Founded in 1974, the Women’s Center was established to:
Dismantle, from a feminist perspective, all forms of oppression, including but not limited to those based on ability, age, class, ethnicity, gender, race, and sexual orientation.
Advocate for an equitable environment free from violence and harassment based on gender, race, and sexual orientation.
Create an anti-racist, non-sexist, queer-affirmative space where all people can feel valued and safe.
Facilitate and strengthen connections among people across lines of difference through programming and educational campaigns.
Integrate an appreciation of Women's Gender and Multicultural Studies across the disciplines.

Wednesday, November 23, 2011

Thoughts on Thanksgiving

Thanksgiving. A holiday based upon food, awkward family interactions, and getting a few days off from school. At least, that's what it always meant to me. I've spent many a Thanksgiving eating myself to sleep in my most comfortable sweat pants while actively trying to ignore the conservative jargon that is thrown around my family's dinner table. However, for many, Thanksgiving isn't about grabbing all the rolls before one of your other siblings can. It's a reminder that the history of our county, like anywhere else, isn't always completely factual. So many things that we're taught growing up are sometimes left unquestioned, but this Thanksgiving, maybe it's time to think about what you're really celebrating.
I was taught that Thanksgiving is a time to give thanks (duh) because the Pilgrims gave thanks to God for having the Native Americans bring them food to survive the winter. Even if this story was completely factual, and the Native Americans and Pilgrims did sit around a giant wooden table covered in green bean casseroles and canned cranberry sauce, this brief hiatus in their conflict wouldn't have last long. In fact, in some Native American cultures, Thanksgiving is a day of morning for their ancestors who lost so many so the early English settlers could prosper. In this sense, is it right to celebrate this holiday by having a third piece of pumpkin pie? The Native Americans who tried to help the settlers were often shot, clubbed to death, or wiped out by disease. They lost many while the settlers thrived.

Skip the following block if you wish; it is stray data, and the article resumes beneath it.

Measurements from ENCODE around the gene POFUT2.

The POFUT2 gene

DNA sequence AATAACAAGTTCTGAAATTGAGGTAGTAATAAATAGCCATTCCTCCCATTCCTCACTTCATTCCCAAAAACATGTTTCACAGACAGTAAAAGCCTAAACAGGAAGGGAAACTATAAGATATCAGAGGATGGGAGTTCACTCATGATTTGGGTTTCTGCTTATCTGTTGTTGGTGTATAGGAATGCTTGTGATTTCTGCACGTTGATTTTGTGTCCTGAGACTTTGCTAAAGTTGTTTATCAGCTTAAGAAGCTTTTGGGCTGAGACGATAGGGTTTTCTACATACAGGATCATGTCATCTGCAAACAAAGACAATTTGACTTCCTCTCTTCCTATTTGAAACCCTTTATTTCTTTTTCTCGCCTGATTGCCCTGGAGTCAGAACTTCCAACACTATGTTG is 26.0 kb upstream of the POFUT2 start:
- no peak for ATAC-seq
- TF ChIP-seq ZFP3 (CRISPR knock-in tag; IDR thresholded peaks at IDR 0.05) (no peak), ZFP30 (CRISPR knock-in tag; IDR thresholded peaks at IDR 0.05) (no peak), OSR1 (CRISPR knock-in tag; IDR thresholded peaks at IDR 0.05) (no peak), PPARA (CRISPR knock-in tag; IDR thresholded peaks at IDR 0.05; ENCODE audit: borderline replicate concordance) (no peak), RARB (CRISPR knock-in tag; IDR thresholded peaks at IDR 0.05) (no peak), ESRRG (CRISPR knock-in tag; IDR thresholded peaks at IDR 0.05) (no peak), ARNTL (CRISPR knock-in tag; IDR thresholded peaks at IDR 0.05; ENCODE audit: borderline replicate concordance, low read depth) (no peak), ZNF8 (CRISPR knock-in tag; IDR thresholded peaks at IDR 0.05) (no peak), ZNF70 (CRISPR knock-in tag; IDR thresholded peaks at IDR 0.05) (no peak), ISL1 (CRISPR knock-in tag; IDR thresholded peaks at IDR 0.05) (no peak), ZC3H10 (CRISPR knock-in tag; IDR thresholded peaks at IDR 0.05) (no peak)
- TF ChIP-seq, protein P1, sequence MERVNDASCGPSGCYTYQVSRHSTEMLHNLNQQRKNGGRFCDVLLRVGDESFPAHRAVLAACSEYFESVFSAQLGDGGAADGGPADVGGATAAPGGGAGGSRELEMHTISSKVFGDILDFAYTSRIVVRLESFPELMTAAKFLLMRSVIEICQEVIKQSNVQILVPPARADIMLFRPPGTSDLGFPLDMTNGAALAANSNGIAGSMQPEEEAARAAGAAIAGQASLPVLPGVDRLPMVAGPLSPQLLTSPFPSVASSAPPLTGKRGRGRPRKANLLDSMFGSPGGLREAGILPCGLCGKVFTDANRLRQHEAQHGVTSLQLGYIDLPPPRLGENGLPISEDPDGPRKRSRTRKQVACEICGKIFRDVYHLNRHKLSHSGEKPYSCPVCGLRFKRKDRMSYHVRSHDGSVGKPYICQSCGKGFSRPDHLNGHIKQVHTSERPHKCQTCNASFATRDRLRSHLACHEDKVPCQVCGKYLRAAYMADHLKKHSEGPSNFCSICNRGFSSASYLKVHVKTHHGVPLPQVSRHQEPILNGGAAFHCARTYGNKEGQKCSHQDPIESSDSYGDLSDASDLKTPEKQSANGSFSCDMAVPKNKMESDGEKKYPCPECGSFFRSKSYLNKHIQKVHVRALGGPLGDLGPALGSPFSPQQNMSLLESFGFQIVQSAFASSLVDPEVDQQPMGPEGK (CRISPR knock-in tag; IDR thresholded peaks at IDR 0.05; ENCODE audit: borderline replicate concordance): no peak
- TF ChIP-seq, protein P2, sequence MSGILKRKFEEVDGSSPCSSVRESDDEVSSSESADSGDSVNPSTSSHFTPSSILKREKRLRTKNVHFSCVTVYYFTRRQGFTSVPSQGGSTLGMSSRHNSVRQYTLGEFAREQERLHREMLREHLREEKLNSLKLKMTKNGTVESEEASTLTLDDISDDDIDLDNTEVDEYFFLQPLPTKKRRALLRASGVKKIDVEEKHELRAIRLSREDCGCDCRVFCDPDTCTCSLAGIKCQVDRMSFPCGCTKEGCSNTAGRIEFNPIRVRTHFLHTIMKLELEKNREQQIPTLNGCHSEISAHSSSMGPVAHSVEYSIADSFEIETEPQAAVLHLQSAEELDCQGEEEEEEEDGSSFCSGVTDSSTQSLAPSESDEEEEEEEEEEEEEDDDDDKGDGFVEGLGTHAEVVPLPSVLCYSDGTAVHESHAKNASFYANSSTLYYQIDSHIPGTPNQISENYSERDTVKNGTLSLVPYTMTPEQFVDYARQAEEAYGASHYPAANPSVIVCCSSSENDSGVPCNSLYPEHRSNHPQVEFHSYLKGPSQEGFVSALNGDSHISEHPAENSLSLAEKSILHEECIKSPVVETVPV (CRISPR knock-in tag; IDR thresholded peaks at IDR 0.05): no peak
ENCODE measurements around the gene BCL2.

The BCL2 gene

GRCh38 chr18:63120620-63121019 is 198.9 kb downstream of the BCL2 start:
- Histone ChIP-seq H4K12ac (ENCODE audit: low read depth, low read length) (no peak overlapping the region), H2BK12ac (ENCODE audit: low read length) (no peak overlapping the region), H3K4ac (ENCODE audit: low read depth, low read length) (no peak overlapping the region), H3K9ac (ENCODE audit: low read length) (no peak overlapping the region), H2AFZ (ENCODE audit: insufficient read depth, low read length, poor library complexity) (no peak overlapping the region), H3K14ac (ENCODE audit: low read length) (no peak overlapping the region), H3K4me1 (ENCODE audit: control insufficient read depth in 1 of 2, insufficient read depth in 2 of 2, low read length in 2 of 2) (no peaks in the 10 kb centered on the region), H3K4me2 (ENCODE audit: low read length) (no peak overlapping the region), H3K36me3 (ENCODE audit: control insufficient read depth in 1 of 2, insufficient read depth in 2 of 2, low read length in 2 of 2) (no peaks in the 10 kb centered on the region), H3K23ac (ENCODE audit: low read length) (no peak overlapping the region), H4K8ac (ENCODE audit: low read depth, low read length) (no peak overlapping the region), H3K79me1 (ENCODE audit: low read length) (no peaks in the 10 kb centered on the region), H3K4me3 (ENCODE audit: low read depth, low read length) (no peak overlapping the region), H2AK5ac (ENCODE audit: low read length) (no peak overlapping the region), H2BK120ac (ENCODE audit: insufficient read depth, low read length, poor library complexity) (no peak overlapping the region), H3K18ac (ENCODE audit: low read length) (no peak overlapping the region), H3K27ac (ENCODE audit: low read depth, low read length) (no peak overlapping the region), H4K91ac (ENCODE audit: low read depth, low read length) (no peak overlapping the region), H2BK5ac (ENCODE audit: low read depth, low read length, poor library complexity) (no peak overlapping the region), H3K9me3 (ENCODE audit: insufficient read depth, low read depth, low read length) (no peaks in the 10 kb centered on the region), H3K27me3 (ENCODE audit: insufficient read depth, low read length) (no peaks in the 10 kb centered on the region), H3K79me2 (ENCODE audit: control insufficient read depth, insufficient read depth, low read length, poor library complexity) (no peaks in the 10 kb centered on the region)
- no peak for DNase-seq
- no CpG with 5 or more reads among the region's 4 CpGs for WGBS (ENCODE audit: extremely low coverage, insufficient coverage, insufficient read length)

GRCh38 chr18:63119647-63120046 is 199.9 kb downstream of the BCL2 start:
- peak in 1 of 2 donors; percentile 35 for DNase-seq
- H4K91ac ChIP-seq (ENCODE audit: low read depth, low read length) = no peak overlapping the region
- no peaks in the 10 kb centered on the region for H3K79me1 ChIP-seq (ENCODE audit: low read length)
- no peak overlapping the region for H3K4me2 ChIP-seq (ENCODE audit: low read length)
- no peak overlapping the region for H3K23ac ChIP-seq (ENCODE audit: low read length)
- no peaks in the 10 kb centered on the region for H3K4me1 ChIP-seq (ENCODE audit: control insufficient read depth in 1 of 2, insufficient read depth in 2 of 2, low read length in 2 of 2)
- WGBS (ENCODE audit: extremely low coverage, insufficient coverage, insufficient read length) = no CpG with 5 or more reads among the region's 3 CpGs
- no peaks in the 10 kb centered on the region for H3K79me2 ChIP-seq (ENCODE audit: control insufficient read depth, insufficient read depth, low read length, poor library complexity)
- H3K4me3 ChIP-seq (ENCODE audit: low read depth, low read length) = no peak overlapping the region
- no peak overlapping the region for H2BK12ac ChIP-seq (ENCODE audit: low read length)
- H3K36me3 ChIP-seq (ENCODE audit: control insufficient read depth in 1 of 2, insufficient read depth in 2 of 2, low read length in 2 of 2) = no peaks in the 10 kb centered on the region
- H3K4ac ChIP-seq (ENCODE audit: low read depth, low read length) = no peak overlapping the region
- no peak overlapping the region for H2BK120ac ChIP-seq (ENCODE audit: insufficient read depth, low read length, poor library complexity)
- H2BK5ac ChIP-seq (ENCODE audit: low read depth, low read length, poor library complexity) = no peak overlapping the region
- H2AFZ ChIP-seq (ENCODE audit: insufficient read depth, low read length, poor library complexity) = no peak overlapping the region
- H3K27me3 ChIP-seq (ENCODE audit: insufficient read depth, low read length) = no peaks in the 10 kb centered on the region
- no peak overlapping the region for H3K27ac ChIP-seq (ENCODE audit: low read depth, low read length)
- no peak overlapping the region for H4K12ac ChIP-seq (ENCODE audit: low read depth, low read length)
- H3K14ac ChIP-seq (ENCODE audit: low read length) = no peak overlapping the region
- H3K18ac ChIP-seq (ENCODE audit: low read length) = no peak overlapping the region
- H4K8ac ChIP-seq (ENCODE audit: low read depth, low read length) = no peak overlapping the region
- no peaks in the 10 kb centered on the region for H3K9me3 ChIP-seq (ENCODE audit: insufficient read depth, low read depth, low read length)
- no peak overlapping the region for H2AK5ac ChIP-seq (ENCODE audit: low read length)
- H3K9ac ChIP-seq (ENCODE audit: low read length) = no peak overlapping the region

Think about it tomorrow so you're sitting down to a delicious meal. I'm certainly not saying to stop celebrating Thanksgiving (it's my favorite holiday), but maybe as you're giving thanks for your friends, chocolate, family, and health, think about all the Native Americans who lost their lives for you to be here... then eat enough mashed potatoes to feed twelve people.

No comments:

Post a Comment